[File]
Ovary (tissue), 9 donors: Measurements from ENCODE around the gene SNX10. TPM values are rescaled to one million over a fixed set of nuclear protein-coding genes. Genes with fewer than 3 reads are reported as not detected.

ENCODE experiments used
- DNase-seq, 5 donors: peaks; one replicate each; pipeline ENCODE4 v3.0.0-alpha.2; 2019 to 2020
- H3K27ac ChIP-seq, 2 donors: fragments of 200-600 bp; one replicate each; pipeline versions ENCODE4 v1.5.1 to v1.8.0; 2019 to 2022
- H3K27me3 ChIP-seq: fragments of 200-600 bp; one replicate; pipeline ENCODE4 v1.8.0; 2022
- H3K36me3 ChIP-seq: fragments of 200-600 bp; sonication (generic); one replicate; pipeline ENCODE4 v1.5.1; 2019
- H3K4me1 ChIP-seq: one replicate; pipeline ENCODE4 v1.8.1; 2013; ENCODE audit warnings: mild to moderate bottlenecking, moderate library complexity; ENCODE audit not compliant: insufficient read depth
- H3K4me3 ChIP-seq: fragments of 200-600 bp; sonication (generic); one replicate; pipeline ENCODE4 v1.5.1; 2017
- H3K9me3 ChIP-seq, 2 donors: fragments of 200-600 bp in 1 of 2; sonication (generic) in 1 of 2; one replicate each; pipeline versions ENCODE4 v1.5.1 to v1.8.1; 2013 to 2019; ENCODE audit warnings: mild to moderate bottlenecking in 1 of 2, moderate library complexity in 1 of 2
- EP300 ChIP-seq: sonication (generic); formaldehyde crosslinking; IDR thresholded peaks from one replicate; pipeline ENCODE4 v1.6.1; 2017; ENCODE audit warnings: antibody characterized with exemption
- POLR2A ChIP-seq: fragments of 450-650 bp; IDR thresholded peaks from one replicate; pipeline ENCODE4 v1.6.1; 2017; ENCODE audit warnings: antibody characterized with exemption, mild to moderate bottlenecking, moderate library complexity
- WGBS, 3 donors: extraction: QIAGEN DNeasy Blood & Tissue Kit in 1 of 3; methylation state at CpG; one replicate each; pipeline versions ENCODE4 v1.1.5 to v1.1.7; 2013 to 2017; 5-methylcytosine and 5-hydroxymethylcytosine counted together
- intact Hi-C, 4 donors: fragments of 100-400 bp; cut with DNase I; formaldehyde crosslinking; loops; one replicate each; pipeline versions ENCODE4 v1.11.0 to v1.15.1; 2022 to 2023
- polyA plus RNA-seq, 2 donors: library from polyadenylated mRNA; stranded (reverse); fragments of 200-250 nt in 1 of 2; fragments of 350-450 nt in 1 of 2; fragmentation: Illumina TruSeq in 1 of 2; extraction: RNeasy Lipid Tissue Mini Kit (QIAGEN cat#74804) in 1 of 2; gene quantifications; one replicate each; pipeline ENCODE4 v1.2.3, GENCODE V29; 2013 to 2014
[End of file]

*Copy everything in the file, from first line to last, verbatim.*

Ovary (tissue), 9 donors: Measurements from ENCODE around the gene SNX10. TPM values are rescaled to one million over a fixed set of nuclear protein-coding genes. Genes with fewer than 3 reads are reported as not detected.

ENCODE experiments used
- DNase-seq, 5 donors: peaks; one replicate each; pipeline ENCODE4 v3.0.0-alpha.2; 2019 to 2020
- H3K27ac ChIP-seq, 2 donors: fragments of 200-600 bp; one replicate each; pipeline versions ENCODE4 v1.5.1 to v1.8.0; 2019 to 2022
- H3K27me3 ChIP-seq: fragments of 200-600 bp; one replicate; pipeline ENCODE4 v1.8.0; 2022
- H3K36me3 ChIP-seq: fragments of 200-600 bp; sonication (generic); one replicate; pipeline ENCODE4 v1.5.1; 2019
- H3K4me1 ChIP-seq: one replicate; pipeline ENCODE4 v1.8.1; 2013; ENCODE audit warnings: mild to moderate bottlenecking, moderate library complexity; ENCODE audit not compliant: insufficient read depth
- H3K4me3 ChIP-seq: fragments of 200-600 bp; sonication (generic); one replicate; pipeline ENCODE4 v1.5.1; 2017
- H3K9me3 ChIP-seq, 2 donors: fragments of 200-600 bp in 1 of 2; sonication (generic) in 1 of 2; one replicate each; pipeline versions ENCODE4 v1.5.1 to v1.8.1; 2013 to 2019; ENCODE audit warnings: mild to moderate bottlenecking in 1 of 2, moderate library complexity in 1 of 2
- EP300 ChIP-seq: sonication (generic); formaldehyde crosslinking; IDR thresholded peaks from one replicate; pipeline ENCODE4 v1.6.1; 2017; ENCODE audit warnings: antibody characterized with exemption
- POLR2A ChIP-seq: fragments of 450-650 bp; IDR thresholded peaks from one replicate; pipeline ENCODE4 v1.6.1; 2017; ENCODE audit warnings: antibody characterized with exemption, mild to moderate bottlenecking, moderate library complexity
- WGBS, 3 donors: extraction: QIAGEN DNeasy Blood & Tissue Kit in 1 of 3; methylation state at CpG; one replicate each; pipeline versions ENCODE4 v1.1.5 to v1.1.7; 2013 to 2017; 5-methylcytosine and 5-hydroxymethylcytosine counted together
- intact Hi-C, 4 donors: fragments of 100-400 bp; cut with DNase I; formaldehyde crosslinking; loops; one replicate each; pipeline versions ENCODE4 v1.11.0 to v1.15.1; 2022 to 2023
- polyA plus RNA-seq, 2 donors: library from polyadenylated mRNA; stranded (reverse); fragments of 200-250 nt in 1 of 2; fragments of 350-450 nt in 1 of 2; fragmentation: Illumina TruSeq in 1 of 2; extraction: RNeasy Lipid Tissue Mini Kit (QIAGEN cat#74804) in 1 of 2; gene quantifications; one replicate each; pipeline ENCODE4 v1.2.3, GENCODE V29; 2013 to 2014